Learn all about Prader Willi syndrome. Originally described in the medical literature in 1956, PWS is the first disorder confirmed to be due to imprinting errors. It is the most common genetic cause of life-threatening childhood obesity. The disorder was once known as hypogonadism, hypotonia, hypomentia, obesity (HHHO).
In 1887, Langdon Down described the first patient with Prader-Willi syndrome as an adolescent girl with mental impairment, short stature, hypogonadism, and obesity and attributed these symptoms to polysarcia. In 1956, Prader et al reported a series of patients with similar phenotypes. In 1981, Ledbetter et al identified deletions located between bands 15q11 and 15q13 and determined it to be the site for Prader-Willi syndrome. Scientists think that the symptoms of PWS may be caused by a problem in a portion of the brain called the hypothalamus.
People with Prader-Willi syndrome typically have mild to moderate intellectual impairment and learning disabilities. Behavioral problems are common, including temper outbursts, stubbornness, and compulsive behavior such as picking at the skin. Sleep abnormalities can also occur. Prader-Willi syndrome occurs randomly during the development of the egg, sperm, or embryo. The syndrome is caused by deleted, improperly inherited, or rearranged genetic information. Because the cause is genetically related, there is currently no way to prevent this condition.
Prader-Willi syndrome is caused by a genetic defect on chromosome number 15, which happens purely by chance. The condition is rare, affecting no more than one in every 15,000 children born in England. Boys and girls of all ethnic backgrounds may be affected. Prader-Willi syndrome (PWS) can cause a wide range of problems that will affect your child’s physical, psychological and behavioural development. PWS is associated with a specific process known as genetic imprinting. Normally, everyone has two copies of every gene one received from the father and one received from the mother. In most cases, both genes are “turned on” or active. However, some genes are preferentially silenced or “turned off” based upon which parent gave the gene to the child (genetic imprinting.
Genetic imprinting is controlled by chemical switches through a process called methylation and other chemical changes at the DNA level. Proper genetic imprinting is necessary for normal development. Defective imprinting has been associated with several disorders including PWS. There’s no cure for Prader-Willi syndrome (PWS), but a team of different healthcare professionals will help you manage any problems your child has due to the syndrome, such as overeating, and treat any associated conditions.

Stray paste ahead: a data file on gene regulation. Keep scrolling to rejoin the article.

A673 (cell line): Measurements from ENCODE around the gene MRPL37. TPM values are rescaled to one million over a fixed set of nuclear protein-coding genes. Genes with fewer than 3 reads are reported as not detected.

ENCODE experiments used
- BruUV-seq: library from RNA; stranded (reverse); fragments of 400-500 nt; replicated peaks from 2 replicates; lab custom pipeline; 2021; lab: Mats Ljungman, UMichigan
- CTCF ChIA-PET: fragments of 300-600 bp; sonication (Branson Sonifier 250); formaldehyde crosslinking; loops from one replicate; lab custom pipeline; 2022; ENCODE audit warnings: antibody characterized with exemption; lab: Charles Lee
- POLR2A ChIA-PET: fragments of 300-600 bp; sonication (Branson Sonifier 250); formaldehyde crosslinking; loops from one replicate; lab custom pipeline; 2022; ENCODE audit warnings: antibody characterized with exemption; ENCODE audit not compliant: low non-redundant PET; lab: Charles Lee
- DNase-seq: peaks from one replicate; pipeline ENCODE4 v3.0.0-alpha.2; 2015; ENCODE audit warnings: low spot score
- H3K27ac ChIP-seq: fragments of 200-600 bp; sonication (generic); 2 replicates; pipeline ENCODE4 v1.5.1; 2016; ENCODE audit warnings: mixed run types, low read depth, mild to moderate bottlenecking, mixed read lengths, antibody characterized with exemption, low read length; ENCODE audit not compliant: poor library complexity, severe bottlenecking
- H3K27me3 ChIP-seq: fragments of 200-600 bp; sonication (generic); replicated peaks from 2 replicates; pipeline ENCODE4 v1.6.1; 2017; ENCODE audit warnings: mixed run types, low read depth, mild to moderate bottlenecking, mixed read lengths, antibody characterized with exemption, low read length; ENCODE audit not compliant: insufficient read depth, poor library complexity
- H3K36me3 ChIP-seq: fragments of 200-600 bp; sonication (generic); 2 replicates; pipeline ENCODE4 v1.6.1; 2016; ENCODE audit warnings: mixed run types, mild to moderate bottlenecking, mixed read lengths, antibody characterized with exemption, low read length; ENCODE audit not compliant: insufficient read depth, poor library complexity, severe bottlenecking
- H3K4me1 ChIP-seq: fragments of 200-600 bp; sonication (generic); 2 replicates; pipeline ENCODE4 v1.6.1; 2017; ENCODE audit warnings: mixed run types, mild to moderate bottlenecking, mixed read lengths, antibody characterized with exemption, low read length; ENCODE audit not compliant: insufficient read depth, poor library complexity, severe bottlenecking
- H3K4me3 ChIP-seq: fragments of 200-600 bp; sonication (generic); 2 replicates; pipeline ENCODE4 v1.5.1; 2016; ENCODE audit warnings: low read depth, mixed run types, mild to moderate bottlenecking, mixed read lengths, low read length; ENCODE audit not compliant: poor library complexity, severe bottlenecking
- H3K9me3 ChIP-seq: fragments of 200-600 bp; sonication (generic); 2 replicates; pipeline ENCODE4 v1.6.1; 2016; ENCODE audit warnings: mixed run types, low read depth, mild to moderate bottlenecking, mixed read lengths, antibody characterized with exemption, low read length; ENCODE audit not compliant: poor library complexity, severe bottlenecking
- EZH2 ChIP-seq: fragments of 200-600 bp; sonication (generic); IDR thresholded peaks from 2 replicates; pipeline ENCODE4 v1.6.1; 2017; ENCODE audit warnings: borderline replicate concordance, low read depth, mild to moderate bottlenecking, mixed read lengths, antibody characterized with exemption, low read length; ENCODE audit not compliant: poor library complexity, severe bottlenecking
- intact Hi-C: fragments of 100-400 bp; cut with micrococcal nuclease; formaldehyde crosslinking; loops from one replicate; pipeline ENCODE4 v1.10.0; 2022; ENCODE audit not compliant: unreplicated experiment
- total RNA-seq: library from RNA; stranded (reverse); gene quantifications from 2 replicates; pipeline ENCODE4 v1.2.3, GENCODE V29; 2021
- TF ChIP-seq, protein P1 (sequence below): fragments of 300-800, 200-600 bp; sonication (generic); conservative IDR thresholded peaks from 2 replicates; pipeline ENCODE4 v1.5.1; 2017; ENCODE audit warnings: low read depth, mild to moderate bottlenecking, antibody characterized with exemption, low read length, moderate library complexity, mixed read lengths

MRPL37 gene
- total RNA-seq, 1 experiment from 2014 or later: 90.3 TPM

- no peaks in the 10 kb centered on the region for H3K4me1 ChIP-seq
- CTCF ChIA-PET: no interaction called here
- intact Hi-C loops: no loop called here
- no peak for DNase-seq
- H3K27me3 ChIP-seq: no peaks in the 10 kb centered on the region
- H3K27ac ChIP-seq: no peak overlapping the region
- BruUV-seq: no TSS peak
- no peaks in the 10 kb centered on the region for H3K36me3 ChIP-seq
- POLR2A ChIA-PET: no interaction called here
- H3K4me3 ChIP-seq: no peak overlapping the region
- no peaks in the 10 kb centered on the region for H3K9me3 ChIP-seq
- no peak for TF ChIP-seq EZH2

Prader Willi syndrome (PWS)
Prader-Willi syndrome (PWS) is a genetic multisystem disorder characterized during infancy by lethargy, diminished muscle tone (hypotonia), feeding difficulties, poor weight gain and growth hormone deficiency. In childhood, features of this disorder include short stature, small genitals and an excessive appetite because affected individuals do not feel satisfied after completing a meal (satiety). Prader-Willi syndrome, which occurs in about one in every 15,000 to 25,000 live births, is the most common genetic disorder that can lead to life-threatening obesity in children. Boys and girls are equally affected. Genetic testing can identify the chance that a second sibling will develop Prader-Willi syndrome, a possibility that is usually less than 1%.
Prader Willi syndrome Symptoms
Prader-Willi syndrome (PWS) is characterized by weak muscle tone (hypotonia), feeding difficulties, poor growth, and delayed development. In later infancy or early childhood, affected children develop an extreme appetite, which leads to overeating and obesity.
Other signs and symptoms of PWS may include:
- mild to moderate intellectual disability
- sleep abnormalities
- unusually fair skin
- underdeveloped genitals
- delayed or incomplete puberty
- short stature
- small hands and feet
- distinctive facial features such as a narrow forehead, almond-shaped eyes, and a triangular mouth
Prader Willi syndrome Treatment
Prader-Willi syndrome has no cure. However, early diagnosis and treatment may help prevent or reduce the number of challenges that individuals with Prader-Willi syndrome may experience, and which may be more of a problem if diagnosis or treatment is delayed. A typical treatment plan for Prader-Willi syndrome.
- 0-2 years; compensate for the child’s poor ability to feed, and consider surgery to correct undescended testicles in boys.
- 3-5 years; encourage a healthy diet, and usually begin a course of treatment with human growth hormone (HGH) to help growth.
- 6-12 years; behavioural problems usually become more of an issue at these ages, so encourage learning and development as you would with any other child.
- 12-18 years; prepare your child for the transition to adulthood, and manage any obesity-related conditions.
Prader Willi syndrome Life Expectancy
Life expectancy for individuals with Prader-Willi syndrome is normal or near normal. But the literature suggests life expectancy of not past the age of 40.